Giannini's Bank of Italy became Bank of America in 1930, and Riskin admired the bank for taking what he considered risks for the greater good. Film critic, historian, and Capra biographer Joseph McBride wrote that Riskin's mission with American Madness was to "propagandize for the liberal lending policies" that were keeping many Hollywood businesses, including his employer, Columbia Pictures, from going under during the Depression's dark early days.
While Dickson is battling his board for control of Union National, his wife (Kay Johnson) feels ignored and thus goes out with the bank's smarmy head cashier (Gavin Gordon), who asked her out only to establish an alibi: he has arranged for local mobsters to rob the bank in the middle of the night in repayment of his gambling debts. This robbery and a murder sets the rumor mill — beginning with the bank's ditzy switchboard operator — to buzzing. Within a few hours, the actual $100,000 loss from the bank's vault has become a rumored $5 million theft by the bank's president! First dozens, then hundreds, and then what looks to be thousands of panicked depositors line up to withdraw their money. All this while the police are questioning the chief teller (Pat O'Brien) for his part in the robbery, when in fact he was innocent, and board members are meeting to take control of the bank.
The president has faith that his chief teller is innocent and that he can stop the run, until he learns that his gambling cashier lothario had been with his wife the night before. At that moment, the despondent Dickson is ready to give up and sign the bank over to the board.
Just when you think all is lost in the madness of a crowd trying to get its money, Capra and Riskin make a quick happy ending to this 1932 film: a handful of Dickson's customers wading through the masses to reach the teller line to deposit money in Union National, all the while telling the crowd what a great guy the president is. Upon seeing this, Dickson rips up the agreement to sign over the bank and persuades the board to deposit their money in Union National.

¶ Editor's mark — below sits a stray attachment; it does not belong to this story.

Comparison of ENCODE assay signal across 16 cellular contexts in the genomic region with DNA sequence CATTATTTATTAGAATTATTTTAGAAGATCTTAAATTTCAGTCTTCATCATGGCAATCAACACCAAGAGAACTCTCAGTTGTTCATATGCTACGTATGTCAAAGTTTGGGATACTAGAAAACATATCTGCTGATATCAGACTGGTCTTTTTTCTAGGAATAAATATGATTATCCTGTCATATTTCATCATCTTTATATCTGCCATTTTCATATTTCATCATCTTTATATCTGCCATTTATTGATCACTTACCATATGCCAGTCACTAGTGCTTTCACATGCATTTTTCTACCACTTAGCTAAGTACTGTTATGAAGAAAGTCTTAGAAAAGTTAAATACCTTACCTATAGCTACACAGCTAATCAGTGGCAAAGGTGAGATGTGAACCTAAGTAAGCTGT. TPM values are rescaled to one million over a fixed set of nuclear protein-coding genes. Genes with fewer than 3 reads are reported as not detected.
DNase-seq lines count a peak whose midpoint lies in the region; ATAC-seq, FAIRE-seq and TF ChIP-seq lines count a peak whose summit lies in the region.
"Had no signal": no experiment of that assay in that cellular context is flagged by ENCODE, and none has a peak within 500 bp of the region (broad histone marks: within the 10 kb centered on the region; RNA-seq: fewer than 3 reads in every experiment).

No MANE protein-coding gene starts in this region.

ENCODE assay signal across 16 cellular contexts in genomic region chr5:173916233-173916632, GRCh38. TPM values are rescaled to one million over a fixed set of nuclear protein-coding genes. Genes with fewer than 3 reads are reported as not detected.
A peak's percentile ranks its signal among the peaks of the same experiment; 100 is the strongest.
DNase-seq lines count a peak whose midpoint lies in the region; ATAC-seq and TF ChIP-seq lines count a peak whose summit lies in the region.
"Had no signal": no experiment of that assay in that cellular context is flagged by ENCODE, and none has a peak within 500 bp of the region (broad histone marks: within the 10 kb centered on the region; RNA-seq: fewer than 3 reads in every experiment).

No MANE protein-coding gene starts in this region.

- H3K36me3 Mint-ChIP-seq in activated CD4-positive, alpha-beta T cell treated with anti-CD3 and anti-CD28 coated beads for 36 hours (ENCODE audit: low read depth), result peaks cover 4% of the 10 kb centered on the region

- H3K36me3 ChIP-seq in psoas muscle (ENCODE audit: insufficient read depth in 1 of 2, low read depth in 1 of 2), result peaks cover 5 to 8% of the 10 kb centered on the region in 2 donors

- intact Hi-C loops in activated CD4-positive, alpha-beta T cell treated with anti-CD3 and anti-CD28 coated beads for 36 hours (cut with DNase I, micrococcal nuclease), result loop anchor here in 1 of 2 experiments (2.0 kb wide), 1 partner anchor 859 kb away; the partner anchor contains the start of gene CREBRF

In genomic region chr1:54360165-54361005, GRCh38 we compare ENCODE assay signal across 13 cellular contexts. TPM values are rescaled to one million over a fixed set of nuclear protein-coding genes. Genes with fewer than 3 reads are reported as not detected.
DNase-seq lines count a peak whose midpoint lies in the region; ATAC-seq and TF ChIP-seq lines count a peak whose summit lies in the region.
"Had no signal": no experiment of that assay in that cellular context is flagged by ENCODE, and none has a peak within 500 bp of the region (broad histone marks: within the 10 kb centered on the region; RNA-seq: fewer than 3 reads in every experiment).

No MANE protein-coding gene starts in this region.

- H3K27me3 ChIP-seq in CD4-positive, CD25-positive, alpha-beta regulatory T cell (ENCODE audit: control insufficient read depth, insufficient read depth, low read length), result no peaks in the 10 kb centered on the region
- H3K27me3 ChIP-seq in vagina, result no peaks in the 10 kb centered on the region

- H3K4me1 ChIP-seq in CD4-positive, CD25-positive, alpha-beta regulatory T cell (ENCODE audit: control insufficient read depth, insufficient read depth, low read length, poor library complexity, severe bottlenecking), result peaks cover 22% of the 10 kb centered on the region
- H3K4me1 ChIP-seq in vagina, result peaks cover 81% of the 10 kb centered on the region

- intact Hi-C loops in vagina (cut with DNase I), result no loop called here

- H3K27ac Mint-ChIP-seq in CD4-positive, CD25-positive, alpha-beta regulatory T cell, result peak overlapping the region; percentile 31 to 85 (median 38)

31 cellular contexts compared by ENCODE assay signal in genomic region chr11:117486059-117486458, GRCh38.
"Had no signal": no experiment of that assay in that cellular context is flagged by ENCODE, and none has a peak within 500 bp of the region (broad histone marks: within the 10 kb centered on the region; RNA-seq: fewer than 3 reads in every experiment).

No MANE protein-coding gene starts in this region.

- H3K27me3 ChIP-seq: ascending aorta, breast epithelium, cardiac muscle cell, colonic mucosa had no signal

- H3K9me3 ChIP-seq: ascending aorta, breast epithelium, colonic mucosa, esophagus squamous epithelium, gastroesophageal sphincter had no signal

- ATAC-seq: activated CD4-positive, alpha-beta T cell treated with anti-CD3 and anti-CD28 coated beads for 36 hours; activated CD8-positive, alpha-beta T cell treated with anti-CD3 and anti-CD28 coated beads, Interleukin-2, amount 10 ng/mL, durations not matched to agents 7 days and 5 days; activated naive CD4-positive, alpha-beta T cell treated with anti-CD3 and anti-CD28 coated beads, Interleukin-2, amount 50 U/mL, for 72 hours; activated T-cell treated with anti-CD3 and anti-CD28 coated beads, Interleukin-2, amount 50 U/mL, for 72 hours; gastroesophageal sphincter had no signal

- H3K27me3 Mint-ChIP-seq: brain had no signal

The next day all is back to normal and the bank president has his secretary (the comely Constance Cummings) book a honeymoon suite for him and his wife. He then tells the secretary that she and the chief teller must take the day off and get hitched or they'll be fired. Capra's Keynesianism has family values!
Despite the rosy ending, American Madness was a horror film for some audiences. In 1931 nearly 2,300 banks failed and the year the film opened saw over 1,400 closures, despite a slew of new government programs that year to stabilize the economy — programs such as the Reconstruction Finance Corporation and the Federal Home Loan Bank Act. Capra's feel-good banking film only played for two days in Baltimore, where citizens had had plenty of real experience with bank runs and didn't wish to watch another one on the big screen — with a bank president emerging as hero.
Frank Capra was America's preeminent filmmaker in the 1930s, giving moviegoers hope with his stories of irrepressible optimism. "Packaging hope for the hopeless," writes the Turner Classic Movies website, "his 'fantasies of goodwill' were as important to national morale as FDR's 'fireside chats' and well-deserving of the three Best Director Oscars they brought him."
Faith and hope, that's what fractionalized banking is all about: faith that not everyone shows up for their money all at once and hope that the bank's loans are always paid back. In the movies, the director and screenwriter can make it all work out. In real life, Keynesianism doesn't work; the government bails out the bankers and then depressions last a long time.